Associated Press
An ICU nurse moves electrical cords for medical machines,outside the room of a patient suffering from COVID-19, in an intensive care unit at the Willis-Knighton Medical Center in Shreveport, Louisiana. The COVID-19 pandemic has created a nurse staffing crisis that is forcing many U.S. hospitals to pay top dollar to get the help they need to handle the crush of patients this summer.

Associated Press An ICU nurse moves electrical cords for medical machines,outside the room of a patient suffering from COVID-19, in an intensive care unit at the Willis-Knighton Medical Center in Shreveport, Louisiana. The COVID-19 pandemic has created a nurse staffing crisis that is forcing many U.S. hospitals to pay top dollar to get the help they need to handle the crush of patients this summer.

Gov amends session to allow lawmakers to tackle COVID

As cases rise, staffing shortages cause strain

Gov. Mike Dunleavy once again amended the call of the current special session of the Alaska State Legislature, this time to allow lawmakers more latitude to address the state’s increasing COVID-19 cases.

In a news conference last Thursday, Dr. Anne Zink, the state’s chief medical officer, said the state and many others are facing worker shortages and need flexibility in getting health care workers. Alaska is highly reliant on out-of-state workers, Zink said, and the entire nation is facing a shortage of both personnel and supplies.

“I want to reassure Alaskans emergency departments are not closed,” Zink said. “There may be longer waits, but they’re not closed.”

Zink and other health officials said the number of hospitalizations from COVID-19 continues to rise and is putting continued strain on the state’s health care systems. The rise in cases is primarily attributed to the delta variant of the virus, which is more transmissible and better at evading immunities, according to state epidemiologist Dr. Joe McLaughlin, who said that the state is seeing more vaccinated people in need of hospitalization as well.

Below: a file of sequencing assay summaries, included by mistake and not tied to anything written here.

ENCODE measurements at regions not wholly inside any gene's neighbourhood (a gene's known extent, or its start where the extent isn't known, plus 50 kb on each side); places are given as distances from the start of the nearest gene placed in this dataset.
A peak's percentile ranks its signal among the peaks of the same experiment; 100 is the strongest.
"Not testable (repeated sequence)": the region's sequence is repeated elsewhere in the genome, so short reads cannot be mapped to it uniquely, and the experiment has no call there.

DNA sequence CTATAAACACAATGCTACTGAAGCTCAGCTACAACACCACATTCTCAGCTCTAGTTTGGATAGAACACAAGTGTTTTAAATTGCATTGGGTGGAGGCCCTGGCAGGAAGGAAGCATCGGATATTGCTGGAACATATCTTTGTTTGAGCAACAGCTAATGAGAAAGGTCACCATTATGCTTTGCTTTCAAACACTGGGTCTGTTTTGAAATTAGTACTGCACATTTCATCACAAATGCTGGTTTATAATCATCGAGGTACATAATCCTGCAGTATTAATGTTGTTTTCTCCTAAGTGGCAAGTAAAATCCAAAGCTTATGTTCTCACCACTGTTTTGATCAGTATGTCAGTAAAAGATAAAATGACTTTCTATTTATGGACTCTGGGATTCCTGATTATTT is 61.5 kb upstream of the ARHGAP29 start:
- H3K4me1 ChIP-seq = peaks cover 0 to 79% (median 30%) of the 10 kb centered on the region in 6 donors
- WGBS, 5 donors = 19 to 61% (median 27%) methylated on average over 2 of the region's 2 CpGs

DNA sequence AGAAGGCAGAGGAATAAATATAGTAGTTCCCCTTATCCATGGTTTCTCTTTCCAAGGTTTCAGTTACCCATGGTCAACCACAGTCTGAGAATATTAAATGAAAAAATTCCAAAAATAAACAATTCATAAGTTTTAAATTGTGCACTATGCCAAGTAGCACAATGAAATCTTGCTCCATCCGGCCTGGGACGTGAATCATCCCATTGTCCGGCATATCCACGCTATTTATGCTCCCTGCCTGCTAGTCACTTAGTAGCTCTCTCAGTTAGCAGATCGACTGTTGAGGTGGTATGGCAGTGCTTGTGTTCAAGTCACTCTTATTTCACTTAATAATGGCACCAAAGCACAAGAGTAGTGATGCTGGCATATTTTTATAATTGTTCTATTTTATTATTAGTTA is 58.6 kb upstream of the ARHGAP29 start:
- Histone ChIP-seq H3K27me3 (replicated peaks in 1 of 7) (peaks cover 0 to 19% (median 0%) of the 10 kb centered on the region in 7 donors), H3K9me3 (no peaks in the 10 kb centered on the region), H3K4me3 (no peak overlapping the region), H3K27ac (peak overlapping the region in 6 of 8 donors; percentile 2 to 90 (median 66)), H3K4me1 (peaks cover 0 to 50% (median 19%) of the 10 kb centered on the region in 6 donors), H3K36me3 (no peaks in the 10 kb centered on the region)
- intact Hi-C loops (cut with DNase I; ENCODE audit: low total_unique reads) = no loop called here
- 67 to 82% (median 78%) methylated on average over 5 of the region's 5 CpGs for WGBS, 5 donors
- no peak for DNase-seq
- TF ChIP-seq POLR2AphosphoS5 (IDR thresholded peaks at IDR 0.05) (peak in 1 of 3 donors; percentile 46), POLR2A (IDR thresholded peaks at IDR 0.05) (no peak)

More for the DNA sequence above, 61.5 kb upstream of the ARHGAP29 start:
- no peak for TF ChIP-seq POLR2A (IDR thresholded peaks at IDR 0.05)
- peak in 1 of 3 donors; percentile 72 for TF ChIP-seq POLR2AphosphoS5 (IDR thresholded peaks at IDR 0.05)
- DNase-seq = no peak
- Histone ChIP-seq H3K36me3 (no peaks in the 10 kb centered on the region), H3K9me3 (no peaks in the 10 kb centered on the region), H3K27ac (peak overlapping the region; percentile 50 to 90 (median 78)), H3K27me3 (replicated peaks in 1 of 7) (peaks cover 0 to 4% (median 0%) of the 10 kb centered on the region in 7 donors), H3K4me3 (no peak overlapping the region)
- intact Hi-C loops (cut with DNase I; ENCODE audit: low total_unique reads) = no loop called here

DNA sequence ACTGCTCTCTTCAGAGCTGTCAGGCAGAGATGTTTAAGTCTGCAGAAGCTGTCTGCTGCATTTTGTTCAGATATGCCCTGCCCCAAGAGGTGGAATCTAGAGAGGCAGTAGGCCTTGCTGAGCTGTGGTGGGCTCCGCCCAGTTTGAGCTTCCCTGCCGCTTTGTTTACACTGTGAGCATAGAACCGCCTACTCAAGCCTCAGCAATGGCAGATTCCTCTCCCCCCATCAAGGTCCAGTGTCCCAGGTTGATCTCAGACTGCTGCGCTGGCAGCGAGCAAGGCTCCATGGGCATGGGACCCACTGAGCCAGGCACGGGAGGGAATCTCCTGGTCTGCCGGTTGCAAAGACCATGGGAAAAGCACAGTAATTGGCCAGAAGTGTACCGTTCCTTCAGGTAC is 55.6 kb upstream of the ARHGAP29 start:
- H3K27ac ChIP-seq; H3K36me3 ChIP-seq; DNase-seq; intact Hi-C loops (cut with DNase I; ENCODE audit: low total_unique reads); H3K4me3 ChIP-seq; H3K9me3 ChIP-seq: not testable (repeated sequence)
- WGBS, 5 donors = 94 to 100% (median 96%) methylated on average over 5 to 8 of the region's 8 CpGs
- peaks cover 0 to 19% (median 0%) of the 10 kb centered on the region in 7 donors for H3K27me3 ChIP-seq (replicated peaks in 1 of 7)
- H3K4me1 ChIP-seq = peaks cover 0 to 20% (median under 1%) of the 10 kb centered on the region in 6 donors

Health officials stressed vaccines are the most effective way to prevent contracting and transmitting the virus, but said they understood people’s hesitancy to do so.

“We continue to move at the speed of trust,” Zink said.

The Department of Health and Social Services is partnering with the Alaska Chamber of Commerce to offer weekly prizes to incentivize people to get vaccinated.

At the news conference, Alaska Chamber President and CEO Kati Capozzi said a combination of prizes would be offered to adults who vaccinate or parents of children 12 and older who get their children vaccinated, with a chance to win $49,000. Those who are already vaccinated are eligible for certain prizes as well, Capozzi said. More information about the contest is at GiveAKashot.com.

The Chamber and DHSS partnered in spring to distribute $1 million to local chambers which was used for local incentive campaigns, said Public Health Director Heidi Hedberg, who said the collaborative effort had helped the initial vaccination campaign.

“We (are) slowly and steadily increasing vaccinations, but we still have a ways to go,” Hedberg said.

State health officials were trying to provide as much information as possible to Alaskans, Zink said, to try and reassure them about the vaccine’s safety, but there was a lot of misinformation to contend with.

Dates and figures

The Food and Drug Administration has given a provisional date of Sept. 20 for people to begin receiving booster doses of the vaccine, said DHSS epidemiologist Matt Bobo, but the state is still waiting on additional guidance. Bobo said it was not yet clear if the FDA intended to authorize boosters for segments of the population like the elderly and health care workers before the general public.

According to state data, 55.3% of the state’s total eligible population is fully vaccinated, meaning it’s been two weeks since their final dose.

Contact reporter Peter Segall at psegall@juneauempire.com. Follow him on Twitter at @SegallJnuEmpire.

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